I, Daniel Blake

Dave Johns from the film by Paul Laverty
Tiny Dragon Productions, ETT and Northern Stage
Traverse Theatre

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Cast of I, Daniel Blake in the stage premiere at Northern Stage Credit: Pamela Raith Photography
Universal Credit quote in job centre scene with David Nellist and Janine Leigh Credit: Pamela Raith Photography
Bryony Corrigan as Katie who is re-housed hundreds of miles from her friends and family Credit: Pamela Raith Photography

I, Daniel Blake is not of “a” time, it is of our time. And that is its tragedy.

This is the adaptation of a 7-year-old film which should be seen in the context of then and not now. It is a timely reminder of the state we are in, especially after a worldwide pandemic where we reexamined our connections to each other and the role which the state plays in ensuring that the weakest and the most vulnerable are supported.

Johns’s script has taken the film script and turned it into a performance piece for the stage with due regards to now being in a theatre. Mark Calvert’s direction manages to ensure that the words are paced in a tight structure for the audience. He has, along with Johns, preserved and added a number of very poignant set pieces, not least of which is the ending for Blake himself.

It also has tweets and the voices of various (Government) politicians who have attacked the depiction of the working class in the film or have spoken in favour of the sanctions and DWP processes being dissected and exposed onstage.

The politics are inescapable, but as a theatrical piece of work, it manages to touch us with depictions which are exceptionally authentic. Central to that is the relationship between Blake—here played by David Nellist—and Katie—played by Bryony Corrigan.

Nellist, speaking the words adapted by the man who played Blake in the film, has found a role for himself. He has the dry wit and the enthusiasm of a man up against it before crumbling before our very eyes. Corrigan plays Katie with a poignancy which shows the humanity she is struggling to maintain whilst keeping a house and a home and food on a table for her daughter. She pitches herself perfectly in the role and is quite exceptional.

The ensemble—Kema Sikazwe, Jodie Wild, Janine Leigh and Micky Cochrane—support admirably. Kema as China with entrepreneurial ambition is a character naïvely captured by a government of ambition, who dabbles in dodgy trainers as they dabble in dodgy deals. Wild as Daisy manages to be the tough, vulnerable child at Katie’s centre who becomes the child in Blake’s heart with fine skill.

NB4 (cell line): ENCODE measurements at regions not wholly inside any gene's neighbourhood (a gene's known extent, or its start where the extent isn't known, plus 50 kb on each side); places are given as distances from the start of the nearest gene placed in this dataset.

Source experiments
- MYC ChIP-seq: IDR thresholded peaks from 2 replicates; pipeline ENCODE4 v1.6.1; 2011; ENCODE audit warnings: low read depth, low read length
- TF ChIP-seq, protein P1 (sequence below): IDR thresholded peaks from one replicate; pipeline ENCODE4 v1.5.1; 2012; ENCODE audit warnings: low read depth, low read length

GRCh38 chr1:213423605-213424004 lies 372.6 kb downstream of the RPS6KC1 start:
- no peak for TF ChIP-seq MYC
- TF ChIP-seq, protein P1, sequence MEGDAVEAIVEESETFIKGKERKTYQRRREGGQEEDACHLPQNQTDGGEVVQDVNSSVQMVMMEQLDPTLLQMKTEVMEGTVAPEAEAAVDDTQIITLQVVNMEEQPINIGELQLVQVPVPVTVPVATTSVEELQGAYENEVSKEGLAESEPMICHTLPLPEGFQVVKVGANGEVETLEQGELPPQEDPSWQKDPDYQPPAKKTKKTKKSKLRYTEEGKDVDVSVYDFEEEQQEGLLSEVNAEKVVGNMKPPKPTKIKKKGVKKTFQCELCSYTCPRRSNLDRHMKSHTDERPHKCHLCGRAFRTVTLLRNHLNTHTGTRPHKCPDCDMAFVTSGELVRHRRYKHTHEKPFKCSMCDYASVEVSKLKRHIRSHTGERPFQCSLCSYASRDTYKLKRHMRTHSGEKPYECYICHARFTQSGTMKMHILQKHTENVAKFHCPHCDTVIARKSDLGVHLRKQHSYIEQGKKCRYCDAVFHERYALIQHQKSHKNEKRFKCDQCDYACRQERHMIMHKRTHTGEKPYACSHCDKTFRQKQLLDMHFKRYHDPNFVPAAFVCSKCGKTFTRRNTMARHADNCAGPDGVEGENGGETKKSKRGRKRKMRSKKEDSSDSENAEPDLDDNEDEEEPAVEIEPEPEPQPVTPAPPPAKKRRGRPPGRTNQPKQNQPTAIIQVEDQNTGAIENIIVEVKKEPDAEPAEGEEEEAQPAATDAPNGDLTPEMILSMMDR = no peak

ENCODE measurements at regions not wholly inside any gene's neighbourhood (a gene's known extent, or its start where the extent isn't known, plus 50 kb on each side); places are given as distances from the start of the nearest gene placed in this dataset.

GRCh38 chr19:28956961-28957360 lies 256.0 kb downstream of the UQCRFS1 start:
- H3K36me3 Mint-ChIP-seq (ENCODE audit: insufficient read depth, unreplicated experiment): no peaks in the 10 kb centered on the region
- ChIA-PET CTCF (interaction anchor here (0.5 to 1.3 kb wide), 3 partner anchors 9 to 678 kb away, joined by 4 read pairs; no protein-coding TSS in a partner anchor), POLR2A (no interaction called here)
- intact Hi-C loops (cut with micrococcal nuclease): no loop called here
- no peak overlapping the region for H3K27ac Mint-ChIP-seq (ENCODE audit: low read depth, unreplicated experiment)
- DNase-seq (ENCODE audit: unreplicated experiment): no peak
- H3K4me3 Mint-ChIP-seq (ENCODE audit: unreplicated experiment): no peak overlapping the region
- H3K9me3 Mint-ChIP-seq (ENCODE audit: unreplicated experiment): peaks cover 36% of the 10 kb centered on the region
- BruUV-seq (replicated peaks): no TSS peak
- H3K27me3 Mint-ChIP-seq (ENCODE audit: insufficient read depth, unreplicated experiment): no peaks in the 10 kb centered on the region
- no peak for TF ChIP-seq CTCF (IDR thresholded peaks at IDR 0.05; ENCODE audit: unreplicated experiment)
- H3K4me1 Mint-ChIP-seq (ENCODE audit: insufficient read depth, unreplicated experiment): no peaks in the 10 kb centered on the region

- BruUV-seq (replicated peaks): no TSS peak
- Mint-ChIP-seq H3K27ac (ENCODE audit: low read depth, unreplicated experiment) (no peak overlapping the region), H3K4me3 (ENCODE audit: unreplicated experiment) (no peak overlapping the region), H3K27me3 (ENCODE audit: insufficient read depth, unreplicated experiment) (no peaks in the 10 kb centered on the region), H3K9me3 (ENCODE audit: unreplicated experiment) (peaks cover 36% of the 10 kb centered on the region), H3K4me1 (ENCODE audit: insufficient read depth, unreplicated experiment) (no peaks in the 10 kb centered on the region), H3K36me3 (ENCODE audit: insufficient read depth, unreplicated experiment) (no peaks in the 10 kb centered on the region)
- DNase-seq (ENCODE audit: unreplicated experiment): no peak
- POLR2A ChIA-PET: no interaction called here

As for Leigh, she has the tricky job pf playing the DWP villain and does so with great skill to make Johns’s counterpoint argument real. Many of us, of a certain age, see her authority boldly portrayed in a way that causes hackles but also memories to stir. But for me, Cochrane, who played the garden centre manager who berates Blake in the street for being a scrounger, made me squirm the most. Having the man who looked the most likely to employ Blake, who was, in turn, unable to work due to his health, attack Blake for being work shy and a benefit cheat was as uncomfortable as it gets. I am sure many would have squirmed at the person we have walked past in the street or gossiped over in a café or just had an over-the-fence chat with a neighbour about because we felt they were less than we were—man’s inhumanity to man was never better illustrated and made this work beautifully well.

Staging this from the film would have been a challenge if they had not had such a creative team who also know what the possibilities of live performance are. The video work from Pixellux Studios is a highlight, but the set design is what worked most for me. Watching as the dark and dingy shelves are slowly stripped of the props within them as the insides of our protagonist is similarly destroyed is essentially a poignant use of set, technical effects, performances and text.

There is little doubt that the fame of this piece and the fact that it was a Loach / Laverty film helps drive it. For me, it reminded me much of An Inspector Calls, or Look Back in Anger. It serves not just as an observation of our society but as a warning. If we do not change then this shall be the normality for an increasing number of citizens. As such it deserves more than a tour to cement the message.

Theatreland should be embracing this because, judging by the theatre audience that were all around me, this has a depth of appeal that transcends the dressed-up to be entertained crowd—this had plenty of young people in, and those who appeared to ignore the usual theatrical etiquette—it was also sold out. Plenty of people were obviously attracted because of the film, but they seemed not just to enjoy what they saw, but also want to return to see more—what’s not to like about that?

Reviewer: Donald C Stewart

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